Melbourne’s the food allergy capital and its cafes are taking note

restaurant cafe

Melbourne has a new crown – the food allergy capital of the world.

Researchers at this week’s International Congress of Immunology drove home Australia’s strong response to food allergies in children – but also highlighted that this success comes off the back of widespread allergies in the Australian community, particularly in cafe capital Melbourne.

For small business owners in hospitality, the rise of nut and other allergies raises serious questions about both safety and the quality of a product. Chief executive of the Australian Food Allergy Foundation, Andrew Heslop, says that while Australian businesses are getting better in their awareness of food allergies, providers needed to be vigilant about including all the people in their business in food safety strategy.

“Getting equipped with knowledge is needed not just for the operator, but for their staff,” he told SmartCompany.

“You need to make sure everyone in a business knows not just how to explain the food on offer, but what’s in it. Train them so that if they don’t know, [wait staff] double and triple check.”

While Australians are facing more allergies than ever before, there’s also a space opening up for smaller operators to cater for customers by providing quality Melbourne café culture that those with allergies can actually enjoy.

“I myself am gluten intolerant,” says Robyn Metz of allergy-friendly café Red Robyn in Melbourne’s Camberwell. The business has a largely gluten-free menu but makes it a mission to cater for other menu requirements.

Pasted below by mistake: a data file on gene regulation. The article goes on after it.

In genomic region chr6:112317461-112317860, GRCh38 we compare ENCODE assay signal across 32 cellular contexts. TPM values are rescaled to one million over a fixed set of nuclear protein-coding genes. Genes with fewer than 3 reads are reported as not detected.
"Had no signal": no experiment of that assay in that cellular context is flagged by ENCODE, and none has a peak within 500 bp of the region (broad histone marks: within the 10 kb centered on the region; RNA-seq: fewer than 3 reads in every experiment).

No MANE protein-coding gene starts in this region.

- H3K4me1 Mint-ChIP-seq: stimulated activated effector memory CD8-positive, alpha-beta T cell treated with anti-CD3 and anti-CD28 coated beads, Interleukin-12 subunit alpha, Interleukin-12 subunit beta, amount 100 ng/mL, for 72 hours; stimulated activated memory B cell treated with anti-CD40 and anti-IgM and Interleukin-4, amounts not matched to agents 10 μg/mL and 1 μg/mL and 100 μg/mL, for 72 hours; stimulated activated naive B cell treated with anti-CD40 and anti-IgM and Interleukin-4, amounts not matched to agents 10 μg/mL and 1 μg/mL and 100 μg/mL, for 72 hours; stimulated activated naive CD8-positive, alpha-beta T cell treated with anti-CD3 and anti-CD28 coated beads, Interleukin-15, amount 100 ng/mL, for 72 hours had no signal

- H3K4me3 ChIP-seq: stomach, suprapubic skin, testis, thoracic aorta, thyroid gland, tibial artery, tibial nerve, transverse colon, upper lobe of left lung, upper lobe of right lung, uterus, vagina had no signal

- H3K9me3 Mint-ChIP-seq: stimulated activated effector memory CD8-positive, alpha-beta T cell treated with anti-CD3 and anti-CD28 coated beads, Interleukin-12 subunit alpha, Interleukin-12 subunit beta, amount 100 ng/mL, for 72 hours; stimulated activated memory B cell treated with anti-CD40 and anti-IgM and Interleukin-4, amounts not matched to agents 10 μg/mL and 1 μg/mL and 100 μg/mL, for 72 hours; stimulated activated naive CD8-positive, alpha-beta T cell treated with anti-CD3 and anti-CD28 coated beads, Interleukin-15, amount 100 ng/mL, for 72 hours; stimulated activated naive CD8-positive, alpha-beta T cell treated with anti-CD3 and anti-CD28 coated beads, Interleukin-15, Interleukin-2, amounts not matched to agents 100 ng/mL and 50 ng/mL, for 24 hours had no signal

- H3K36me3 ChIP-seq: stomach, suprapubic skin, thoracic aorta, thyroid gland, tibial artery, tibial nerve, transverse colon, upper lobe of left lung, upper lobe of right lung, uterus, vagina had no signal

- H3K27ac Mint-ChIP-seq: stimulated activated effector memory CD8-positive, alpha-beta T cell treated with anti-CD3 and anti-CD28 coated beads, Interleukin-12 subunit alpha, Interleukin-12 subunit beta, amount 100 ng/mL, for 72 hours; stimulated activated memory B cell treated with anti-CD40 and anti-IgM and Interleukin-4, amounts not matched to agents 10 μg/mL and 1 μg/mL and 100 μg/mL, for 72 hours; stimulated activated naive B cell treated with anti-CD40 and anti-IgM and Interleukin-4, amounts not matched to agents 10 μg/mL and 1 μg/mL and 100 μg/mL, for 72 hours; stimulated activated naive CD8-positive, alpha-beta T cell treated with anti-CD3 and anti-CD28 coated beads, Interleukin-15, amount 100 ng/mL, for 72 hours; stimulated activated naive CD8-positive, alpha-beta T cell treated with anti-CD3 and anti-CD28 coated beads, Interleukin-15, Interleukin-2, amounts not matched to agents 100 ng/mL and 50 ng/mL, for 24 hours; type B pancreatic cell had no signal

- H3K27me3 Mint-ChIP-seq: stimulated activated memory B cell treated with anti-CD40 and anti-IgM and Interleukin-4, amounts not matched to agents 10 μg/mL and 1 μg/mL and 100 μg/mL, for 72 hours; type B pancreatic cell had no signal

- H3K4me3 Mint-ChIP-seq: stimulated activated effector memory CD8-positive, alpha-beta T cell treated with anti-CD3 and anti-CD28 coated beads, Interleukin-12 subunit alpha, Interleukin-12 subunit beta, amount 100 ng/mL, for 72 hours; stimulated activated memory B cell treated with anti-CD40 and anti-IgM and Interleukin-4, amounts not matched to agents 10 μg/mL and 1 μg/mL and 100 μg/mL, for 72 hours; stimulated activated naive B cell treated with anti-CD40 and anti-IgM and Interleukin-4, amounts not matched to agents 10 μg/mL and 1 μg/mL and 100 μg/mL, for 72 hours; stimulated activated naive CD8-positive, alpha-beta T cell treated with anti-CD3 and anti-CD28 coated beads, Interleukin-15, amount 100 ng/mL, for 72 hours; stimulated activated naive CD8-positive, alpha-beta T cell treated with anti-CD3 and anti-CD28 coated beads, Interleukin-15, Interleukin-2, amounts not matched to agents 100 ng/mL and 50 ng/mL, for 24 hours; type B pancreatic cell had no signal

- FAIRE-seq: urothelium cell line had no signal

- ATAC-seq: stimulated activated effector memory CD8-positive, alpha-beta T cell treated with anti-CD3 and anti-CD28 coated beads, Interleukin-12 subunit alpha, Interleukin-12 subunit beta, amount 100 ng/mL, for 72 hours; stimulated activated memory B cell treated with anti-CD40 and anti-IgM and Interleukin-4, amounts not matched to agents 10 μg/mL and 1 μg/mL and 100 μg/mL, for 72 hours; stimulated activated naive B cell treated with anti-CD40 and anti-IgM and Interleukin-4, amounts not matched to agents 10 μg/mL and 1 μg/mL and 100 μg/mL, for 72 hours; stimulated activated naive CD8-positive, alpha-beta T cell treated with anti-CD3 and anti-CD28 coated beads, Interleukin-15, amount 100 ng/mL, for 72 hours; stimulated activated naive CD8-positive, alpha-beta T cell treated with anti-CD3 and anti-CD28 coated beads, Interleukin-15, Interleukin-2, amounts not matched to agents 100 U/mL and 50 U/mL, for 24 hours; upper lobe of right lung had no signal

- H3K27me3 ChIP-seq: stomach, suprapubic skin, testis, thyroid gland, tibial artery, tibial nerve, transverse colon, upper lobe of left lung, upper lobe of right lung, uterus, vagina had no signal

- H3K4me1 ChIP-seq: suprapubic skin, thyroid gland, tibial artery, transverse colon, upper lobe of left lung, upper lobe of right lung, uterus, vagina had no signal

“I found Melbourne was a fantastic city for gluten-free, but as soon as you added another food issue on top of that, it became impossible!” Metz says, which led her to start her own operation.

Researchers at Murdoch Children’s Research Institute have told Fairfax that Melbourne parents are incredibly anxious about food allergies in their children.

Andrew Heslop believes that business owners are across their responsibilities but they have to remember that their food is a life or death issue.

“You never want to fall into complacency,” he says.

“This is especially important around marking recipes and menus to show what the ingredients are.”

Metz believes that showing some care is also very important when facing customers with specific food requirements.

“A little bit of creativity goes a long way when it comes to removing allergens, but also just [letting people] feel like they are being listened to,” she says.

“Just a small effort is so appreciated by those with food allergies.”


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5 years ago

I can’t help but wonder why there was no such thing as food allergies when I was growing up. Society is becoming softer every day.

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